US courts may soon have the power to authorize Remote ‘hacking’ searches of computers across the country and even abroad. The Supreme Court has approved a change to rules about the scope of such searches.
Unlike most Supreme Court rulings, this isn’t on a specific (precedent-setting) case. Instead the court was required to approve a change to one of the basic rules of federal criminal procedure. The way such an approval works means Congress has until December 1 to vote to block the move or it will automatically take effect.
The rule in question is rule 41, which governs the procedure and powers of judges issuing search warrants. At the moment a Judge can only issue an order applying to a search that takes place within the geographic area of their jurisdiction.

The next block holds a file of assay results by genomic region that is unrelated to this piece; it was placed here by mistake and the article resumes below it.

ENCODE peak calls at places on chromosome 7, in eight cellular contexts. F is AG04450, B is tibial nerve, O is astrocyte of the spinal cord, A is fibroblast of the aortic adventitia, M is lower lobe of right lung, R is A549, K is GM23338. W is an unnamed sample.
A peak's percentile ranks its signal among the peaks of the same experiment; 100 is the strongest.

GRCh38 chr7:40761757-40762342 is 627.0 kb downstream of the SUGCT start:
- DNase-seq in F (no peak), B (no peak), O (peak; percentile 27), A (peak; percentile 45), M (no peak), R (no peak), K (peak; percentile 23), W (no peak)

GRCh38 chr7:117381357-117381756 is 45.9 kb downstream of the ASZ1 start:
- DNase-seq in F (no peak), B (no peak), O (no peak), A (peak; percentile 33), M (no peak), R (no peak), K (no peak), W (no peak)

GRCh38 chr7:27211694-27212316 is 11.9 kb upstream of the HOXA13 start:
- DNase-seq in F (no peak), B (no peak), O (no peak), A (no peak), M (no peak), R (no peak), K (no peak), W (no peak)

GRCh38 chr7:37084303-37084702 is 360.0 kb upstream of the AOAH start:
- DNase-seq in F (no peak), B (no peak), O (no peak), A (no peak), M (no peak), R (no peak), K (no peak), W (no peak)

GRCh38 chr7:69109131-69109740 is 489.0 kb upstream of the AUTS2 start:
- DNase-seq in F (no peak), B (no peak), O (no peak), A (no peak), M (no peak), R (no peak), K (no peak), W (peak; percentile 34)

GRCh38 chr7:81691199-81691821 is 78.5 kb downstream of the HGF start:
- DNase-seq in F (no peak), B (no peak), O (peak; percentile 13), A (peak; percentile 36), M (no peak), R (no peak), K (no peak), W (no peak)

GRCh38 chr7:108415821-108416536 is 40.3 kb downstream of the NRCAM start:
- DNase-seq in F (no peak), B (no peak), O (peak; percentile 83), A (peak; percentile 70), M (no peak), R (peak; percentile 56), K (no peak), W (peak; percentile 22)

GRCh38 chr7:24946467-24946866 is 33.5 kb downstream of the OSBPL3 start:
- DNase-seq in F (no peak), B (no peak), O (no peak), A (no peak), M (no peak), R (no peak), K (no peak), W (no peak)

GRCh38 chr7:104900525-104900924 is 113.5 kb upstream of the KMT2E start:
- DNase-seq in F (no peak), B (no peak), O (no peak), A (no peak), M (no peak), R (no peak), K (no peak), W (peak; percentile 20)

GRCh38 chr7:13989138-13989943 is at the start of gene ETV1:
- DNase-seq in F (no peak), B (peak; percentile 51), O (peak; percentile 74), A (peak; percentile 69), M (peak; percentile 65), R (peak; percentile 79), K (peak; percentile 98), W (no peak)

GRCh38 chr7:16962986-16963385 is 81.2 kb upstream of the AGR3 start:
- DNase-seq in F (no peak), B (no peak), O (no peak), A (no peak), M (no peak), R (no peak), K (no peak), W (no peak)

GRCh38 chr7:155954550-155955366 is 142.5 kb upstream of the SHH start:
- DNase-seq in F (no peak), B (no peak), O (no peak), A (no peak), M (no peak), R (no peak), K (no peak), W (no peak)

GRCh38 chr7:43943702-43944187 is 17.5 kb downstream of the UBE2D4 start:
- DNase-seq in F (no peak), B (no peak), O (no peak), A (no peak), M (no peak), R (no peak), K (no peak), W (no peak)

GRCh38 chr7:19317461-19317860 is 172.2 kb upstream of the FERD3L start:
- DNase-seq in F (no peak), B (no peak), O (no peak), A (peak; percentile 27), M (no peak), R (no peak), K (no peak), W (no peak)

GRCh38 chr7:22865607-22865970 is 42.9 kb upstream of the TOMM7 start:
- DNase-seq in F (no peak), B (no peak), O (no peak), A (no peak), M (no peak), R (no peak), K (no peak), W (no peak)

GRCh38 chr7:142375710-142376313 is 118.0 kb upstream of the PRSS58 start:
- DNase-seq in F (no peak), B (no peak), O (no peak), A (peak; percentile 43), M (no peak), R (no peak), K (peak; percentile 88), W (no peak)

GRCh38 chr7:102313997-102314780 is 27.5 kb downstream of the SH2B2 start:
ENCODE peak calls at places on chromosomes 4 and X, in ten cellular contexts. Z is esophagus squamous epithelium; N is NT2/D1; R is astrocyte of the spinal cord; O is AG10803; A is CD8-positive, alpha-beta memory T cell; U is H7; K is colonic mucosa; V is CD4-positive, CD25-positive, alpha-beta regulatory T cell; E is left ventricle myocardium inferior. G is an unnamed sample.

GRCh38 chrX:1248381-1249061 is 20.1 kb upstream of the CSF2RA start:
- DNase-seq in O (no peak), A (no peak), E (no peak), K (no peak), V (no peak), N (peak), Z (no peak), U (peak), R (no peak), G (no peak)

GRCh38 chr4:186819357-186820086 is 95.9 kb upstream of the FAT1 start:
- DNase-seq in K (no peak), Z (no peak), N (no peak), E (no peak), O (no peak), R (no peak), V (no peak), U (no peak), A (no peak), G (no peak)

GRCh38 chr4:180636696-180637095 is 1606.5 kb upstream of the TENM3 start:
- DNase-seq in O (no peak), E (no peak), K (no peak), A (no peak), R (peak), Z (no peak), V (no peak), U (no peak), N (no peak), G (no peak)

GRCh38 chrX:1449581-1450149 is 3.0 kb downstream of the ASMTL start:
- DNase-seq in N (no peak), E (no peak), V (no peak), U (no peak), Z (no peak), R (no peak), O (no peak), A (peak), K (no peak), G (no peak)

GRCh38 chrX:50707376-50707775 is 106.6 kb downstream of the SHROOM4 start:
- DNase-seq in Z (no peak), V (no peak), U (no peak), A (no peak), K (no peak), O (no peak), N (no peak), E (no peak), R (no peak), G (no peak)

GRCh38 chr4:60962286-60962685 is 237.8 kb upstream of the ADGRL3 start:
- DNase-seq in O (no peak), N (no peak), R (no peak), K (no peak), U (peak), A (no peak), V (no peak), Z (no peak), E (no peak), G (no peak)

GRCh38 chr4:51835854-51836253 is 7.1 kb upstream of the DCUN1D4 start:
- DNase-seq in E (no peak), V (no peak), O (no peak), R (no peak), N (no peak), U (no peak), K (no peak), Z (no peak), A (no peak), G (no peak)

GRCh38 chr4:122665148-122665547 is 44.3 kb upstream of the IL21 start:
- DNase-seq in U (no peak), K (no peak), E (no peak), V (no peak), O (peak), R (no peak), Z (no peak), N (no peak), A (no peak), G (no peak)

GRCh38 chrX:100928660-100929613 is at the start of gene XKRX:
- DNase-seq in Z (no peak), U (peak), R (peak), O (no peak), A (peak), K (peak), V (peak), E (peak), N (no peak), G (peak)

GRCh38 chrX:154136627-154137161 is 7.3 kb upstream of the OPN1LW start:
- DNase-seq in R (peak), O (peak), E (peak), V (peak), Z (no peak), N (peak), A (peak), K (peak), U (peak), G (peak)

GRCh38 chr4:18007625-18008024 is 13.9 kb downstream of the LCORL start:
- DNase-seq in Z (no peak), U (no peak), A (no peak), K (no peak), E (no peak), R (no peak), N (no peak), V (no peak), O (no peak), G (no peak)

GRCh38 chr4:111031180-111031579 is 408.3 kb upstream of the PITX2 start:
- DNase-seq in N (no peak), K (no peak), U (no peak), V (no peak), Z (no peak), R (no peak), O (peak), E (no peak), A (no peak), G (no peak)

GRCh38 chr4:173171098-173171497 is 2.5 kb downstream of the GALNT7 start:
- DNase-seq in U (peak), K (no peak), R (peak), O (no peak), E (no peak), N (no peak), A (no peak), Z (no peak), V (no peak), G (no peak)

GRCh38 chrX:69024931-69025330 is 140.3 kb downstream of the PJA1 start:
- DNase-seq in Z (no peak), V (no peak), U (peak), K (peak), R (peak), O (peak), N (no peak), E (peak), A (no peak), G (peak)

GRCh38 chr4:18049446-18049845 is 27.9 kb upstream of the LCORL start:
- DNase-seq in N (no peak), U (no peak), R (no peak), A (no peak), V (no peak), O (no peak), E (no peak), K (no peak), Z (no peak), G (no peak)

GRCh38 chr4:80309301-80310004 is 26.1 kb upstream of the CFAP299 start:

The FBI and Department of Justice argued that restriction was too tight when it came to remote searches that effectively involve hacking into a suspect’s computer via the Internet. That argument is based on the idea that the officials carrying out the search may be thousands of miles away from the physical computer being accessed; in some cases the suspect is known but their physical location is not.
Under the revised rule a judge could “issue a warrant to use remote access to search electronic storage media and to seize or copy electronically stored information located within or outside that district.” Other aspects of the rule such as the requirement for probable cause are unchanged.
Critics of the rule change, including the American Civil Liberties Union and Google, say that it would violate the Fourth Amendment by allowing unreasonable searches. They also warn of legal confusion in cases where a judge either knowingly or unknowingly authorizes a remote search on a computer in a foreign country outside of US legal jurisdiction.
Another argument presented against the change is procedural, namely that such a substantial change in legal principle should have been debated and actively approved by Congress before it went for Supreme Court approval.
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